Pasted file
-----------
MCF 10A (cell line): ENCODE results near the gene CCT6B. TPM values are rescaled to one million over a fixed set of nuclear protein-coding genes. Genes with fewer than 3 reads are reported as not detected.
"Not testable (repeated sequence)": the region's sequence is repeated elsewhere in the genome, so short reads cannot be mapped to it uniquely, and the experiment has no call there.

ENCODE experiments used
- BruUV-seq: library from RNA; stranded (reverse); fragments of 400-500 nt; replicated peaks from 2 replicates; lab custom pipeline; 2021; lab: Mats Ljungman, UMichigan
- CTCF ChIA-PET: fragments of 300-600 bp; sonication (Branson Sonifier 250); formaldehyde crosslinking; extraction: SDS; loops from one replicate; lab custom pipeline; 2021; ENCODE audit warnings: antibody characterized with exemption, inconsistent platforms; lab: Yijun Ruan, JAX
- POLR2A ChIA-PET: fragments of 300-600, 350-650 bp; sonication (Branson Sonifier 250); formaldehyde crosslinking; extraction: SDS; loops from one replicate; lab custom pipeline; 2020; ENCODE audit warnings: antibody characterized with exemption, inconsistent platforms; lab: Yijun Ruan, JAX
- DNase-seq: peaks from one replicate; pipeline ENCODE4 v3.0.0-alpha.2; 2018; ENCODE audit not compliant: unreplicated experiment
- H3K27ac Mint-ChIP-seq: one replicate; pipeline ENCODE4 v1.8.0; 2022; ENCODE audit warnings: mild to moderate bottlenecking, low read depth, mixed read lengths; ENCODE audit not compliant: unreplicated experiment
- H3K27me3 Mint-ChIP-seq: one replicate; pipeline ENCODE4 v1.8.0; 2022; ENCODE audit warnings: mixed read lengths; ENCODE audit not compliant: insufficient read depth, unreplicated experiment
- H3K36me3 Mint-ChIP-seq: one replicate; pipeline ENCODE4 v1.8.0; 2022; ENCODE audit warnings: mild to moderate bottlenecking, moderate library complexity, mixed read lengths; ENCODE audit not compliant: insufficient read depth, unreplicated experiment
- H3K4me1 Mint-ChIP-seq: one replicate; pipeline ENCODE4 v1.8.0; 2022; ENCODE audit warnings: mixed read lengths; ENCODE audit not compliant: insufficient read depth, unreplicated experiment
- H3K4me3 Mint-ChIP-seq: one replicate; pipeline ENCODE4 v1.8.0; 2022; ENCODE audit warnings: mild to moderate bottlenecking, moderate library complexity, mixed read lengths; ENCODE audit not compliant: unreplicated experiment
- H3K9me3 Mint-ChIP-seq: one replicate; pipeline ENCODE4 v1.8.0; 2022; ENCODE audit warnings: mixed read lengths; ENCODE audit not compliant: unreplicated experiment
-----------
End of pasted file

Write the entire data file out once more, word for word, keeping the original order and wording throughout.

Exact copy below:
MCF 10A (cell line): ENCODE results near the gene CCT6B. TPM values are rescaled to one million over a fixed set of nuclear protein-coding genes. Genes with fewer than 3 reads are reported as not detected.
"Not testable (repeated sequence)": the region's sequence is repeated elsewhere in the genome, so short reads cannot be mapped to it uniquely, and the experiment has no call there.

ENCODE experiments used
- BruUV-seq: library from RNA; stranded (reverse); fragments of 400-500 nt; replicated peaks from 2 replicates; lab custom pipeline; 2021; lab: Mats Ljungman, UMichigan
- CTCF ChIA-PET: fragments of 300-600 bp; sonication (Branson Sonifier 250); formaldehyde crosslinking; extraction: SDS; loops from one replicate; lab custom pipeline; 2021; ENCODE audit warnings: antibody characterized with exemption, inconsistent platforms; lab: Yijun Ruan, JAX
- POLR2A ChIA-PET: fragments of 300-600, 350-650 bp; sonication (Branson Sonifier 250); formaldehyde crosslinking; extraction: SDS; loops from one replicate; lab custom pipeline; 2020; ENCODE audit warnings: antibody characterized with exemption, inconsistent platforms; lab: Yijun Ruan, JAX
- DNase-seq: peaks from one replicate; pipeline ENCODE4 v3.0.0-alpha.2; 2018; ENCODE audit not compliant: unreplicated experiment
- H3K27ac Mint-ChIP-seq: one replicate; pipeline ENCODE4 v1.8.0; 2022; ENCODE audit warnings: mild to moderate bottlenecking, low read depth, mixed read lengths; ENCODE audit not compliant: unreplicated experiment
- H3K27me3 Mint-ChIP-seq: one replicate; pipeline ENCODE4 v1.8.0; 2022; ENCODE audit warnings: mixed read lengths; ENCODE audit not compliant: insufficient read depth, unreplicated experiment
- H3K36me3 Mint-ChIP-seq: one replicate; pipeline ENCODE4 v1.8.0; 2022; ENCODE audit warnings: mild to moderate bottlenecking, moderate library complexity, mixed read lengths; ENCODE audit not compliant: insufficient read depth, unreplicated experiment
- H3K4me1 Mint-ChIP-seq: one replicate; pipeline ENCODE4 v1.8.0; 2022; ENCODE audit warnings: mixed read lengths; ENCODE audit not compliant: insufficient read depth, unreplicated experiment
- H3K4me3 Mint-ChIP-seq: one replicate; pipeline ENCODE4 v1.8.0; 2022; ENCODE audit warnings: mild to moderate bottlenecking, moderate library complexity, mixed read lengths; ENCODE audit not compliant: unreplicated experiment
- H3K9me3 Mint-ChIP-seq: one replicate; pipeline ENCODE4 v1.8.0; 2022; ENCODE audit warnings: mixed read lengths; ENCODE audit not compliant: unreplicated experiment